Islands of Genius: The Bountiful Mind of the Autistic, Acquired, and Sudden Savant (Hardback)Darold A. Treffert (author), Daniel Tammet (foreword), Peter Leed (author of contributions), Rosa Martinez (author of contributions), Susan Rancer (author of contributions), Shirlee Monty (author of contributions)
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* Gold Medal Winner in the Psychology / Mental Health Category of the 2011 IPPY Awards *
* Silver Medal Winner in the 2010 BOTYA Awards Psychology Category *
Savant syndrome is a rare condition in which individuals with developmental disorders, including autism spectrum disorders, have one or more areas of expertise, ability, or brilliance - "islands of genius" - that exist in contrast with their overall limitations. In this fascinating book, Dr. Darold Treffert looks at what we know about this remarkable condition, and at new discoveries that raise interesting questions about the hidden brain potential within us all.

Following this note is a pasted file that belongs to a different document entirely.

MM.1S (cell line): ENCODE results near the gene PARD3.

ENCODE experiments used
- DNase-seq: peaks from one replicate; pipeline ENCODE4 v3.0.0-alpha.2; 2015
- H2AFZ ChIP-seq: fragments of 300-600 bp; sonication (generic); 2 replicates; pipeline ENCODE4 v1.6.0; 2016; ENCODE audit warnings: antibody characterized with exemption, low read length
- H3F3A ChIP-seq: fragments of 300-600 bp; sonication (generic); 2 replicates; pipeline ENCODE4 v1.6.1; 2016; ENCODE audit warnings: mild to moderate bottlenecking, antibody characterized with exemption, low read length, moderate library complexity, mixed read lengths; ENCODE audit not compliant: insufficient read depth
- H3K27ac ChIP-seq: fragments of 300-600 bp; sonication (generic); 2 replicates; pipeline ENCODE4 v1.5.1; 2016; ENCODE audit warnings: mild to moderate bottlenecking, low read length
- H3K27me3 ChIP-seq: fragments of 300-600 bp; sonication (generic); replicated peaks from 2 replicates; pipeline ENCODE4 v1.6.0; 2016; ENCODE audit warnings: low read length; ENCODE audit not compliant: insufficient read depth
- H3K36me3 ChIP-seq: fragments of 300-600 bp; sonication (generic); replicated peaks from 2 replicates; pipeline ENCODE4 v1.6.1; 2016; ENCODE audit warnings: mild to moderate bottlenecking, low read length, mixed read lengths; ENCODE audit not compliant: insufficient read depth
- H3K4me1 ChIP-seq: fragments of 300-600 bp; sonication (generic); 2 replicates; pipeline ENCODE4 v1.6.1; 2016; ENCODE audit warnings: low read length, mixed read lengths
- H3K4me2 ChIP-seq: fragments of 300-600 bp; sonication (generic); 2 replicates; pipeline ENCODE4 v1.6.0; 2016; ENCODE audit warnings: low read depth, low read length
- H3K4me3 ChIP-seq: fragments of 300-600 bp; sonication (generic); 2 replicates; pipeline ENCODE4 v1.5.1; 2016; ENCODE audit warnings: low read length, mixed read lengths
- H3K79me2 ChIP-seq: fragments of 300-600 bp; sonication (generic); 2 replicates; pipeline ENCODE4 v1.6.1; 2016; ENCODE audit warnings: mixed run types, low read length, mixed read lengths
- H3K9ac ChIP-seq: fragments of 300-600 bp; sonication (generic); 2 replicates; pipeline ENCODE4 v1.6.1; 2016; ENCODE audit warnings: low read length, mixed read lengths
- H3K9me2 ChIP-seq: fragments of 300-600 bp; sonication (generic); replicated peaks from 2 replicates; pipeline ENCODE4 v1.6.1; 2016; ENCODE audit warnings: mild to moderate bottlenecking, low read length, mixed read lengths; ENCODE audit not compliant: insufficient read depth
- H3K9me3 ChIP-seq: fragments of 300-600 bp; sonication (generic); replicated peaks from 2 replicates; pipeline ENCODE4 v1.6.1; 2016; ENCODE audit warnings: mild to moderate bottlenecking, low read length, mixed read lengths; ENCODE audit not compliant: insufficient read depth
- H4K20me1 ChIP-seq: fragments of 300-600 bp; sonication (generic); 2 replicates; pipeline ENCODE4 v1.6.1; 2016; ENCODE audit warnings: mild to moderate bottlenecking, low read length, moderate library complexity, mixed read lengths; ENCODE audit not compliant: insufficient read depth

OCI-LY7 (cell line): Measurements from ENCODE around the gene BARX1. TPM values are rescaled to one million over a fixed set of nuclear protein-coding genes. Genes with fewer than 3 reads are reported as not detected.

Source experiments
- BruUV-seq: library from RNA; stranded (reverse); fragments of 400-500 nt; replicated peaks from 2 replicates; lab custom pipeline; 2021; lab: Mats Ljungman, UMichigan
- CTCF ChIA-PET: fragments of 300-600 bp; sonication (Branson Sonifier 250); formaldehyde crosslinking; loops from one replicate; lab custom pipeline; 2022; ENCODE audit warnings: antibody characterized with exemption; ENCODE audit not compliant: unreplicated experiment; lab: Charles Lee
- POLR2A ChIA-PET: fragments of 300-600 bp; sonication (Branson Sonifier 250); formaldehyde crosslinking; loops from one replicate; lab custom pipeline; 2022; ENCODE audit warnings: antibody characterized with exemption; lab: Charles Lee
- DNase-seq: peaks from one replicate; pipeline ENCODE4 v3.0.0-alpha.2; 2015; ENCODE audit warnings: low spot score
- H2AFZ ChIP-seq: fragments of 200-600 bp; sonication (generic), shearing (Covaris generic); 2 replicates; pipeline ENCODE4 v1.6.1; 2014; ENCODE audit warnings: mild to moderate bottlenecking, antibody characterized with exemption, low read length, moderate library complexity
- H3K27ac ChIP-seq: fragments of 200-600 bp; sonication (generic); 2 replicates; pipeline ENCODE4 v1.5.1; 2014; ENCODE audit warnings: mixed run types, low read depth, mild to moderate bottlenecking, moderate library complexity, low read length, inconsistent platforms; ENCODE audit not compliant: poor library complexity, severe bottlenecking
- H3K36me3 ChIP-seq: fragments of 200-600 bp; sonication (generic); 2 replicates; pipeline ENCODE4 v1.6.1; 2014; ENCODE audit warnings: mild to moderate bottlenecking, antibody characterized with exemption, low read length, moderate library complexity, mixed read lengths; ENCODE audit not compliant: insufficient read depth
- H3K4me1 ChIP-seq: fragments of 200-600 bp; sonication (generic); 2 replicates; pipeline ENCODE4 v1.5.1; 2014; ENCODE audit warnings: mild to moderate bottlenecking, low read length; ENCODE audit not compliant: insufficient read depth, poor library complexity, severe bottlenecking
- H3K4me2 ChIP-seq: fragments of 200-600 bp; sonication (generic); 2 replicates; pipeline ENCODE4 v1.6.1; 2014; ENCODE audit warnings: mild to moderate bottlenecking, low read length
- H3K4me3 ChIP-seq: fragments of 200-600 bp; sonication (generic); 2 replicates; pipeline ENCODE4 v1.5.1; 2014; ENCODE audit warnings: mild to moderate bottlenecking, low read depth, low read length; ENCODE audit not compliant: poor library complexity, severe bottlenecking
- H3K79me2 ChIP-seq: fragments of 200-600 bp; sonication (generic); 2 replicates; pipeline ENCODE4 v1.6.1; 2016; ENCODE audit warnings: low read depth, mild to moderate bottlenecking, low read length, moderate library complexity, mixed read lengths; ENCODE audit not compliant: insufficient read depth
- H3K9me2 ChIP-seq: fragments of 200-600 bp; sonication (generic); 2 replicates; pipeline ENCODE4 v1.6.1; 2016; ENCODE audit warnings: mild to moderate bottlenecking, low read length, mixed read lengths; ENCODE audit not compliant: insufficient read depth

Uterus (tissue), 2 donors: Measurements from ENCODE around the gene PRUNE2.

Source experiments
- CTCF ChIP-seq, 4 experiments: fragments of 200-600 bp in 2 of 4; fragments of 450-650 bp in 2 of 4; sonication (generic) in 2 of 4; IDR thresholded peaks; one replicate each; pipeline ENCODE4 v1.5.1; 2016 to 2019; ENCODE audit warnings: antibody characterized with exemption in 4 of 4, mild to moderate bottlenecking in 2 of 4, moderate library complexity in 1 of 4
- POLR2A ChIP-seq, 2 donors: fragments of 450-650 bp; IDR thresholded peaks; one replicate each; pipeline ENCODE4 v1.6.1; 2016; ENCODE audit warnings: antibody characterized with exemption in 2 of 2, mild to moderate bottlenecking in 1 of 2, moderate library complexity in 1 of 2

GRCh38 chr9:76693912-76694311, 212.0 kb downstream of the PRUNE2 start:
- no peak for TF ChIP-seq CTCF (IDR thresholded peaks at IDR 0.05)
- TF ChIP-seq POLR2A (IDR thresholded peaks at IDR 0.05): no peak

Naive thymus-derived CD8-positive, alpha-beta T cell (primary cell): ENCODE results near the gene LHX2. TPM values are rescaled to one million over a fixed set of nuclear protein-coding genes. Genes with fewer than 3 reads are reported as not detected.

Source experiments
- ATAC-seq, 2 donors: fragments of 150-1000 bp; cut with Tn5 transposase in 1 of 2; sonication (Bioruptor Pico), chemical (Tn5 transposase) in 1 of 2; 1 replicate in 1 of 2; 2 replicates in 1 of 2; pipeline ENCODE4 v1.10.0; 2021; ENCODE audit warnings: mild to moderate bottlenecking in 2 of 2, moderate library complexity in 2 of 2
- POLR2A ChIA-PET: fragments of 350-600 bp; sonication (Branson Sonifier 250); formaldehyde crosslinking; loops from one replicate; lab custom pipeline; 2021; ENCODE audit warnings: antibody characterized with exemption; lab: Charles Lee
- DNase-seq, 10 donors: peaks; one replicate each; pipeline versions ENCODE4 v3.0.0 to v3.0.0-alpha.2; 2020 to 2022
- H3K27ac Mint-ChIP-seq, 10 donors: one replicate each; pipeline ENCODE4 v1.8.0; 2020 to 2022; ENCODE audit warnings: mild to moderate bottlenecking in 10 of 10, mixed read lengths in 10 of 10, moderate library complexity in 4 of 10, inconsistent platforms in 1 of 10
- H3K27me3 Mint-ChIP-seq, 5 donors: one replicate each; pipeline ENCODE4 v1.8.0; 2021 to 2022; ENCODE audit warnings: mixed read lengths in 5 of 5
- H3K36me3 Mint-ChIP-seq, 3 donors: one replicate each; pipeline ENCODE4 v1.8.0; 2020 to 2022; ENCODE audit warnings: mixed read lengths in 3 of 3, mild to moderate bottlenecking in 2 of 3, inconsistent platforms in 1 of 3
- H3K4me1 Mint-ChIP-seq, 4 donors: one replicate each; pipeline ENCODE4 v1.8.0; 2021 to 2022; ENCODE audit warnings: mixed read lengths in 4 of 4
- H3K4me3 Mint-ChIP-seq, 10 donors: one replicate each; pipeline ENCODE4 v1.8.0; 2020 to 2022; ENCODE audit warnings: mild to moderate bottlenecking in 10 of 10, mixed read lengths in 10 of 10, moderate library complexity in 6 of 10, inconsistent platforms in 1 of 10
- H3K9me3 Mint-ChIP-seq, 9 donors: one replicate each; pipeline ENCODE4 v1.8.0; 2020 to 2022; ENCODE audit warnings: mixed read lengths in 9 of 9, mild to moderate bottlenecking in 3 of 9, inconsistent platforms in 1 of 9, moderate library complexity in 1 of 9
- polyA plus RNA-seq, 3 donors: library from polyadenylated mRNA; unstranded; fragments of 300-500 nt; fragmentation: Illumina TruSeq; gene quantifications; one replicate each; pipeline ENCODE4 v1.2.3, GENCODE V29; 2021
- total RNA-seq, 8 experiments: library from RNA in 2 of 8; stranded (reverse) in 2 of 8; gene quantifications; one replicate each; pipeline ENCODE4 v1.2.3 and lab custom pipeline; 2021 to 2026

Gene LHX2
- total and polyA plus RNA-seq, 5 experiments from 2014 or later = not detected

Dr. Treffert explores the phenomena of genetic memory - instances in which individuals somehow "know" things they never learned - and sudden genius or "acquired savantism" - where a neuro-typical person unexpectedly and spectacularly develops savant-like abilities following a head injury or stroke. Showing that these phenomena point convincingly towards a reservoir of untapped potential - an inner savant capacity - within us all, he looks both at how savant skills can be nurtured, and how they can help the person who has them, particularly if that person is on the autism spectrum. A central colour section contains the extraordinary artwork of some of the savants who are mentioned in the book.
Islands of Genius will intrigue anyone who has ever wondered what makes the mind of a savant tick, as well as clinicians, parents, teachers, therapists, and others who care for, and about, individuals with savant syndrome.
Publisher: Jessica Kingsley Publishers
Number of pages: 328
Weight: 820 g
Dimensions: 252 x 180 x 25 mm
This is a beautifully written, inspiring and fascinating book by the man who probably knows more than anyone else about savant syndrome - the rare condition in which some individuals with disorders such as autism have one or more areas of ability or brilliance: ''islands of genius''. -- Human Givens